Letters of Intent received in 2022

LoI 2024-2169
Connecting the scales: Synthesizing populations from individual stars

Date: 5 August 2024 to 6 August 2024
Category: Focus meetings (GA)
Location: Cape Town (IAU GA 2024), South Africa
Contact: Andreas Sander (andreas.sander@uni-heidelberg.de)
Coordinating division: Division G Stars and Stellar Physics
Other divisions: Division D High Energy Phenomena and Fundamental Physics
Division H Interstellar Matter and Local Universe
Division J Galaxies and Cosmology
Co-Chairs of SOC: Stephane Charlot (Institut d'Astrophysique de Paris)
Miriam Garcia (Centro de Astrobiologia, CSIC-INTA)
Kathryn Kreckel (Universitaet Heidelberg)
Lida Oskinova (Universitaet Potsdam)
Aida Wofford (Universidad Nacional Autónoma de México (UNAM))
Chair of LOC: None (None)



* A panchromatic view on massive stars and their feedback
* Confronting stellar models with ISM diagnostics
* Massive post-interaction binaries: From predictions to observations
* The impact of binary and multiple evolution on population synthesis
* Connecting the stellar and the pc-scale with SALT and the LVM
* Tracing the multi-scale impact of massive star feedback
* The legacy of ULLYSES and XShootU and next-generation UV surveys
* Opportunities for ground-based spectroscopy of metal-poor stars with SALT, VLT and ELT
* The next steps for atmosphere and evolution models to explain young stellar populations



As the engines of the cosmic matter cycle, young stellar populations are a central pillar in our perception of the chemical and dynamical evolution of clusters, galaxies, and even our Universe as a whole. In them, massive stars dominate the radiative and mechanical input of the populations into the ISM, leaving traceable signatures also in unresolved external galaxies. The proper modeling and interpretation of these signatures will be vital in this beginning new era of instrumentation with the recently launched JWST and new flagship telescopes like the ELT and SKA on the horizon. Yet, these efforts are hampered by the often quite limited connection between the analysis of unresolved stellar populations on the one hand and our individual understanding of resolved clusters, massive star evolution, and feedback on the other hand.

The GA in South Africa is the ideal place for this meeting with the local South African astronomical community being strongly involved into both theoretical and observational aspects of stellar feedback. With the 10m-class South African Large Telescope (SALT), one of the vital facilities at optical wavelengths for making breakthroughs in explaining stars and their ionizing feedback is also located in the hosting country. Soon, the Square Kilometre Array (SKA) will provide an amazing addition at longer wavelengths. Reaching a resolution we now only have at sub-mm wavelengths due to ALMA, this new radio eye will yield unprecedented insights into various crucial stages of stellar feedback, including the strong winds from evolved massive stars and the earliest stages of young stellar stellar populations which are still heavily enshrouded, but have detectable outflows in the radio regime.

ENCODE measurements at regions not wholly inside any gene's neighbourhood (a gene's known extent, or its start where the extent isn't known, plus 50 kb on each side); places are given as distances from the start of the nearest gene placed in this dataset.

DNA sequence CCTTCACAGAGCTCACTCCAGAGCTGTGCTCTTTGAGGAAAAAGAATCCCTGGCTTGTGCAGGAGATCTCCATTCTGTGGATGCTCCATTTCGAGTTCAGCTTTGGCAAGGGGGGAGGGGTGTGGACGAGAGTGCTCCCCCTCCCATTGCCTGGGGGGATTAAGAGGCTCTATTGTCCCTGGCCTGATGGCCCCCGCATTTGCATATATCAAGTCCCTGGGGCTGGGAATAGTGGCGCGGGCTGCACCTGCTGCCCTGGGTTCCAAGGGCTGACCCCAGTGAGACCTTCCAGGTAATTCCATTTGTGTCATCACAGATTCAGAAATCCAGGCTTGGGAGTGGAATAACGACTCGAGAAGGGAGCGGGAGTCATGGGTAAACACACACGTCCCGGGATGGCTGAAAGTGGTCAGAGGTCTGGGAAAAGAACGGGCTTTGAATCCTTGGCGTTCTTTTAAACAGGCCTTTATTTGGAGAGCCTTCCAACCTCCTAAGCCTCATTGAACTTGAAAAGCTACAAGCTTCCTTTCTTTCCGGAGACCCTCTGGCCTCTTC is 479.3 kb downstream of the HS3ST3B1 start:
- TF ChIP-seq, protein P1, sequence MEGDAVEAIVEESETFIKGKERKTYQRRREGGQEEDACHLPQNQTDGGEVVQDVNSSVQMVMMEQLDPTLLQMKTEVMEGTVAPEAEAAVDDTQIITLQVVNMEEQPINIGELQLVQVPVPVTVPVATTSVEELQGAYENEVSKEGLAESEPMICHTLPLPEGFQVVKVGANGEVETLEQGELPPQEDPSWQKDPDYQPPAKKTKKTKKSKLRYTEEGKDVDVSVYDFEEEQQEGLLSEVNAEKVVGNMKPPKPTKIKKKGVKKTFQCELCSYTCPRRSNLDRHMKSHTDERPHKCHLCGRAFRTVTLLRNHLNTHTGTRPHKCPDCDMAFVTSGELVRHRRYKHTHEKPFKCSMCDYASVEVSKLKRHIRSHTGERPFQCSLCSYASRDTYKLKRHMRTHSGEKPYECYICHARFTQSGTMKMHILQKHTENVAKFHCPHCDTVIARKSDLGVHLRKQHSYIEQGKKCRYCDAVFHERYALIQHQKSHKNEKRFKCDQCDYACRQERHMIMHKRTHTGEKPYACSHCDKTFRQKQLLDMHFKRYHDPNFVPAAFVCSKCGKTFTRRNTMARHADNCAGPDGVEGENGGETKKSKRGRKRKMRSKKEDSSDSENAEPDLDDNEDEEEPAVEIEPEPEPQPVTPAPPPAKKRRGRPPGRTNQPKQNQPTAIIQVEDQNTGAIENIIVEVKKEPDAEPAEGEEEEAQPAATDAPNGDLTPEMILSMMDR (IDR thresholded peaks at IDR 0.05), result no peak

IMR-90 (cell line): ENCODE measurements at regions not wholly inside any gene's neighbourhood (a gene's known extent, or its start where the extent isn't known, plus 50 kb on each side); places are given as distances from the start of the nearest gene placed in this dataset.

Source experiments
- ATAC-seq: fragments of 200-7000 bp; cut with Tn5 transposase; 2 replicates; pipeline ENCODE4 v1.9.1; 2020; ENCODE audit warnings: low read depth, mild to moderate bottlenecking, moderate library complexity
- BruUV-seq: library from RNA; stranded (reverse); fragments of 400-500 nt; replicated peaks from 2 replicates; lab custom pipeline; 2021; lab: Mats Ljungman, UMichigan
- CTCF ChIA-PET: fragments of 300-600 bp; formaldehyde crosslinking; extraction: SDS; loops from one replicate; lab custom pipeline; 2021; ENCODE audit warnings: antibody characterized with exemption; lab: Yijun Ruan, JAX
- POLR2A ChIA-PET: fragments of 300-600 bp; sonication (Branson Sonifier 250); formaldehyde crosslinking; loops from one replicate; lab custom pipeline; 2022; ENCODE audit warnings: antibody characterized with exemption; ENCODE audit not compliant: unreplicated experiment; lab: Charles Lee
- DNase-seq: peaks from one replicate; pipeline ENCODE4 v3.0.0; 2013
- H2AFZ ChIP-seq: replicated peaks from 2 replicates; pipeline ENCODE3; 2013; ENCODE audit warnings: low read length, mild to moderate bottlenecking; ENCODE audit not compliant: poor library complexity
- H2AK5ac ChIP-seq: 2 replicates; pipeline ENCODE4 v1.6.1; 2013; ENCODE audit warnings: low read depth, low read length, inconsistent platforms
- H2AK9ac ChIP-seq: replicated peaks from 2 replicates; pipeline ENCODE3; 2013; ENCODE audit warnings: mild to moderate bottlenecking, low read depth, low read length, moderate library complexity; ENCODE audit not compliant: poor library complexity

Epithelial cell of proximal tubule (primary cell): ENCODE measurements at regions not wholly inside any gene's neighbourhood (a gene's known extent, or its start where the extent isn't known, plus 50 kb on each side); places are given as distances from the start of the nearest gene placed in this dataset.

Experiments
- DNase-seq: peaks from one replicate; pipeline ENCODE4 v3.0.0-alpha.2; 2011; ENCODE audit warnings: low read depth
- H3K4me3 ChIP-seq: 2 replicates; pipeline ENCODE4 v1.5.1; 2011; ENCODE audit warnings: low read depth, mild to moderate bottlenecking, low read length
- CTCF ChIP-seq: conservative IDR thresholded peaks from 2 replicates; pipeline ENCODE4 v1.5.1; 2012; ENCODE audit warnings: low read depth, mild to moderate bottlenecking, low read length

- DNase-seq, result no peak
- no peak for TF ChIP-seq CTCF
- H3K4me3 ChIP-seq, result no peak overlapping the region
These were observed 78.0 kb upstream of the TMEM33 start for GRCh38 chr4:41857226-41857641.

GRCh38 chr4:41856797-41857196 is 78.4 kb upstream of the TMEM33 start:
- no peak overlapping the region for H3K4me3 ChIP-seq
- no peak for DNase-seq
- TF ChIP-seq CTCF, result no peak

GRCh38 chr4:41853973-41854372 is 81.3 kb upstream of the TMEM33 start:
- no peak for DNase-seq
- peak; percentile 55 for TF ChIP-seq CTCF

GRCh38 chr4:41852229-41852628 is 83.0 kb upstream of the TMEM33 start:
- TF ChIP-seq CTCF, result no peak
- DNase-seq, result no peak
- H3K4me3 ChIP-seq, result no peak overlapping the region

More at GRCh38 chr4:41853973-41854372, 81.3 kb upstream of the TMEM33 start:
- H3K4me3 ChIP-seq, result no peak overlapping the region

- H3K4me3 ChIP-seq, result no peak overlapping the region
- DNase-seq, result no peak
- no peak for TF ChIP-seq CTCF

In the proposed Focus Meeting, we want to determine what is needed to obtain a more realistic insight and treatment of young stellar populations. With the availability of high-resolution and multi-epoch spectroscopy, we are now more and more able to dissect the inherent multiplicity among massive stars. New generations of stellar atmosphere and structure modeling lead us to reconsider long-standing assumptions about the properties and evolution of massive stars, in particular in the context of predicting and interpreting stellar properties and feedback after stages of mass transfer. The meeting is timely not only in its preparatory science for future telescopes, but also making use of the insights produced by the ULLYSES and XShootU legacy observations as well as the start of the SDSS-V Local Volume Mapper (LVM) spectroscopic survey, which will provide new, direct feedback measurements in the Milky Way and other Local Group galaxies.